Intensity as light passes through two quarter-wave plates?

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I have unpolarized light passing through a polarizator assuming the angle 0°. The polarized light then passes through two quarter-wave plates, the first one with the angle of 45° (maximum intensity) and the other one. Then it passes through a last polarizator having an orientation perpendicular to the first polarizator, that is 90°.

What is the intensity output? I don't know how the polarized light behaves when reaching the quarter-wave plates. What angle should the second one be for maximum transmission?

It is in my understanding that quarter-wave plates only causes a phase shift in the electric components, 45° will cause circular polarization and anything else elliptically. Reaching the other should make it linearly polarized. I just don't understand how to calculate the output intensity. I have read that quarter-wave plates does not affect intensity but how come they can cancel each other out then.
 

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  • #2
Andy Resnick
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I have unpolarized light passing through a polarizator assuming the angle 0°. The polarized light then passes through two quarter-wave plates, the first one with the angle of 45° (maximum intensity) and the other one. Then it passes through a last polarizator having an orientation perpendicular to the first polarizator, that is 90°.

What is the intensity output? I don't know how the polarized light behaves when reaching the quarter-wave plates. What angle should the second one be for maximum transmission?

It is in my understanding that quarter-wave plates only causes a phase shift in the electric components, 45° will cause circular polarization and anything else elliptically. Reaching the other should make it linearly polarized. I just don't understand how to calculate the output intensity. I have read that quarter-wave plates does not affect intensity but how come they can cancel each other out then.
This type of problem is easily analyzed by using Jones vectors/matrices:

https://en.wikipedia.org/wiki/Jones_calculus
 
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This type of problem is easily analyzed by using Jones vectors/matrices:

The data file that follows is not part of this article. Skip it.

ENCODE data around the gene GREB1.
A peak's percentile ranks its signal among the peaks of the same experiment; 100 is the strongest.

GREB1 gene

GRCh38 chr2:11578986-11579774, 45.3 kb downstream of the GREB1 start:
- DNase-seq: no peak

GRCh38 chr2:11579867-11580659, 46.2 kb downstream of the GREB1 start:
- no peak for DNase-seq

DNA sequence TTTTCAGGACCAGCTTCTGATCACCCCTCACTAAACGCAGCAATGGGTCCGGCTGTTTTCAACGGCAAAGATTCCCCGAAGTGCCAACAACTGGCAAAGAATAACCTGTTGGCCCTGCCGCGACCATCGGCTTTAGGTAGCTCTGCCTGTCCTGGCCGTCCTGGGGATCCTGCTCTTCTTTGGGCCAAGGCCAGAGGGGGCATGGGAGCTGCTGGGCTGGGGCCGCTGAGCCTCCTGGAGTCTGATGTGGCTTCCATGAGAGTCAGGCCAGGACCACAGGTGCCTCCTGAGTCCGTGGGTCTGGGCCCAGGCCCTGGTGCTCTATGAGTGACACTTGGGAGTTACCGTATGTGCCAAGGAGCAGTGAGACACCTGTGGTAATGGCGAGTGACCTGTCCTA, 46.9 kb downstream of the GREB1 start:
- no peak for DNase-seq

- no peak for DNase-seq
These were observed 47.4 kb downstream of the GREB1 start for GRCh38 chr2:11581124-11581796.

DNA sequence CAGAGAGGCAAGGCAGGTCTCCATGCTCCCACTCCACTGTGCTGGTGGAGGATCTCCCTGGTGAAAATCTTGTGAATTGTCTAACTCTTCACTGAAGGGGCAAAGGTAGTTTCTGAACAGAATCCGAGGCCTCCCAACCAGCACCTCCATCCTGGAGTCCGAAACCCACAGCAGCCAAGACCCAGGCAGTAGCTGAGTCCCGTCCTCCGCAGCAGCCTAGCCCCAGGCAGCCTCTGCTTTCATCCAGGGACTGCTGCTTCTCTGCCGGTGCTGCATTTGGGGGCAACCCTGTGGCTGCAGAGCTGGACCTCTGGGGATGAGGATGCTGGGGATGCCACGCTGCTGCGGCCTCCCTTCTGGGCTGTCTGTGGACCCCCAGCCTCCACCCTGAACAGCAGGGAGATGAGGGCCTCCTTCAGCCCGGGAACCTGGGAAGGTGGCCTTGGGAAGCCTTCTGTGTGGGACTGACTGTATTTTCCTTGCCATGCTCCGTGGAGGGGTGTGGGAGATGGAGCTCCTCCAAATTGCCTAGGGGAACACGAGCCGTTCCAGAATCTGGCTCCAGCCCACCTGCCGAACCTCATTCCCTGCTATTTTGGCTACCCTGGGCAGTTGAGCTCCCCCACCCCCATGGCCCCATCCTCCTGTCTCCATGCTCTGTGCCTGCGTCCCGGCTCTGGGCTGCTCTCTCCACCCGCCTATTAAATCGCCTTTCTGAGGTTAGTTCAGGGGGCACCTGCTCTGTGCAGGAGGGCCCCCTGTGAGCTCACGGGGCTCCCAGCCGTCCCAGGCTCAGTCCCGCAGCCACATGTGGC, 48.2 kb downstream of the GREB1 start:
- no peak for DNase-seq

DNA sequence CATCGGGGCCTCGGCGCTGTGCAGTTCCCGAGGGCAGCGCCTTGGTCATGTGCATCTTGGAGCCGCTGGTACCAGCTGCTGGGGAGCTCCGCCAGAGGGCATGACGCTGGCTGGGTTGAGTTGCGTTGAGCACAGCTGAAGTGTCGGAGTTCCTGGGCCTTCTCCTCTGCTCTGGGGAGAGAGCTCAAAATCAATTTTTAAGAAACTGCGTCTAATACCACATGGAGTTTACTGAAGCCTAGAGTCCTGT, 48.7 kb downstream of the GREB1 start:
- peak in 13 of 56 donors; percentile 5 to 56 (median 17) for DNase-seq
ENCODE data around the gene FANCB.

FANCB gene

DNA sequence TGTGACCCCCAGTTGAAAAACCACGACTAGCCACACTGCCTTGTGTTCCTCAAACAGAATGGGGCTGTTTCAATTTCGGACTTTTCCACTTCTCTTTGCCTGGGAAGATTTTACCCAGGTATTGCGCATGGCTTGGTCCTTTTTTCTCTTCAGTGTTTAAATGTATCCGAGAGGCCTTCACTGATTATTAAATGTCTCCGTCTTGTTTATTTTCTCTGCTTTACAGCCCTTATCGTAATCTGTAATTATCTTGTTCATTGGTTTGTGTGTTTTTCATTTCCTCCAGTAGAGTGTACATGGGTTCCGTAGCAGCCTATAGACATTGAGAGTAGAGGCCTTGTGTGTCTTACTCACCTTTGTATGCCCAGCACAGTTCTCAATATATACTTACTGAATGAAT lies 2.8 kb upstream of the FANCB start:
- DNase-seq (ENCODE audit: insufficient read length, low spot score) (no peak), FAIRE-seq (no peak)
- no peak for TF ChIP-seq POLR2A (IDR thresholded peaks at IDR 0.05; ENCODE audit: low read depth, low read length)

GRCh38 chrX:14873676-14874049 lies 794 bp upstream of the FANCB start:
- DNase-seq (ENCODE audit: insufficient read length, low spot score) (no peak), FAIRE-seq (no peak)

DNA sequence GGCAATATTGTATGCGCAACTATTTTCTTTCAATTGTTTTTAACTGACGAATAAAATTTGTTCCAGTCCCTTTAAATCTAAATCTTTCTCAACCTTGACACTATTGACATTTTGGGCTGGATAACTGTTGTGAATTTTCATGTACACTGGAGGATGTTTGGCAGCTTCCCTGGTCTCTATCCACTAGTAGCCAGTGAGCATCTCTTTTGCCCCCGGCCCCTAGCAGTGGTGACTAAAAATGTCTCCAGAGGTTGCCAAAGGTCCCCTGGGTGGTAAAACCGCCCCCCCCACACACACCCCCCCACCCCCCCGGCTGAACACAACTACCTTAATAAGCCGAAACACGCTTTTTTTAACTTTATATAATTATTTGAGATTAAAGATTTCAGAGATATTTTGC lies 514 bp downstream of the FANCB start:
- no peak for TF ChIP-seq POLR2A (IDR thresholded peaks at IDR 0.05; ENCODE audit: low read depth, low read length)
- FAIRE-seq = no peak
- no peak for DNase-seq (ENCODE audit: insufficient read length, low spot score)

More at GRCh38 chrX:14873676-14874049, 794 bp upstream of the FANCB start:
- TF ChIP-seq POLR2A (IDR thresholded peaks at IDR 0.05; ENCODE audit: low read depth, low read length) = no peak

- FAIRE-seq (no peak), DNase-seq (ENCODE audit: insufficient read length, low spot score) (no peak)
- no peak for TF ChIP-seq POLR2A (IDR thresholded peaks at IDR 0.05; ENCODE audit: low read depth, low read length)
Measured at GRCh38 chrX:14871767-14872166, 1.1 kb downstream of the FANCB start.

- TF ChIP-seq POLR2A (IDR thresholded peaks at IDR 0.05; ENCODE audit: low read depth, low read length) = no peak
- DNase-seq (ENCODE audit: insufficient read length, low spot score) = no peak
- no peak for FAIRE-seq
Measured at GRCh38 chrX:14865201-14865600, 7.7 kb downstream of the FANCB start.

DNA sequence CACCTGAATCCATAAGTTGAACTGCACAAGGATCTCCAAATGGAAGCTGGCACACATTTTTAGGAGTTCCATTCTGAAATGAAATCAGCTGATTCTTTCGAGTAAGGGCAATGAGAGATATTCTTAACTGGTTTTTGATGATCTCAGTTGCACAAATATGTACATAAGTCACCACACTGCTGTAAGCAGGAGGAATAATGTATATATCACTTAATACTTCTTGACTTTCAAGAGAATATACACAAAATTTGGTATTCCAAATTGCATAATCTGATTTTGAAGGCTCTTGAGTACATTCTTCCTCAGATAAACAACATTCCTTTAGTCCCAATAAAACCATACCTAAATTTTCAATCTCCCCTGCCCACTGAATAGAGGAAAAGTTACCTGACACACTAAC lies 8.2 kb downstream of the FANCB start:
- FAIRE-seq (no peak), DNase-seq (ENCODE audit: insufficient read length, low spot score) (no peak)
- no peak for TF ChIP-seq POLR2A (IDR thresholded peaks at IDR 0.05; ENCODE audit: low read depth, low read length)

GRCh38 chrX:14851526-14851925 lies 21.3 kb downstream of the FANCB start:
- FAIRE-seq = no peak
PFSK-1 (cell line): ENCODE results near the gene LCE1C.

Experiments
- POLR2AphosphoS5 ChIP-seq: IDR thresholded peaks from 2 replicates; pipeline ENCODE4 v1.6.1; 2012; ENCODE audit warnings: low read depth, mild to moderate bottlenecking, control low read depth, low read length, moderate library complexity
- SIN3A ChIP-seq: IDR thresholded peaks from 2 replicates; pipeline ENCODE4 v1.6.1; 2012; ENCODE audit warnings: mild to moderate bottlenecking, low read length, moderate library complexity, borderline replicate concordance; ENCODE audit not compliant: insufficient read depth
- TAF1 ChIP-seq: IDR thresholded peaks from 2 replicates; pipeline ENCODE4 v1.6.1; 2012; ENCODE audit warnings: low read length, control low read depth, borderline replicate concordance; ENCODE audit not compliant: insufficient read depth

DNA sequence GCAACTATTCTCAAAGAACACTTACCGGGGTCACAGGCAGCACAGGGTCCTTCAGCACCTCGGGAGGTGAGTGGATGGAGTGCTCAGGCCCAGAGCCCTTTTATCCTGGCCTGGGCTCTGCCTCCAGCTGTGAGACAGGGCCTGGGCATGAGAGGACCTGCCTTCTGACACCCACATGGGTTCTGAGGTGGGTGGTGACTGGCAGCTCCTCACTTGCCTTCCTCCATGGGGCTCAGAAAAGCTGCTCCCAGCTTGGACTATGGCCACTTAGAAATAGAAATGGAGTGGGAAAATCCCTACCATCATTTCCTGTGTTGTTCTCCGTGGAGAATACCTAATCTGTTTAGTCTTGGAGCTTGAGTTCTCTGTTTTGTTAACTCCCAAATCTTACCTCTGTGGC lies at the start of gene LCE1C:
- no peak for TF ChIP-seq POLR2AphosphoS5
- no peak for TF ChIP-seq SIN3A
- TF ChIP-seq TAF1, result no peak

https://en.wikipedia.org/wiki/Jones_calculus
We haven't gone through that.

Is there another way of determining the intensity as it passes through:

Polaroid (0°) → Quarter wave-plate (45°) → Quarter-wave plate (?°) → Polaroid (90°)

The second quarter-wave plate should have an angle in which intensity transmitted total intensity is at maximum. Not sure how to get it.
 
  • #4
Andy Resnick
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We haven't gone through that.

Is there another way of determining the intensity as it passes through:
I'm sure there are other ways, using the Jones calculus is just the easiest. Do you understand what is meant by 'Quarter wave-plate (45°)': what is at 45°? Try thinking about this- what is the polarization state of the light after it passes through the first retarder?
 
  • #5
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I'm sure there are other ways, using the Jones calculus is just the easiest. Do you understand what is meant by 'Quarter wave-plate (45°)': what is at 45°? Try thinking about this- what is the polarization state of the light after it passes through the first retarder?
Through the first polaroid it become linearly polarized. I'm not sure what the angle of the quarter-wave plate does. I know that it phase shifts the electric vector components so they oscillate with a 90 degree difference, basically circular polarization. Not sure what 45 degrees does on it.
 
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Anyone?
 

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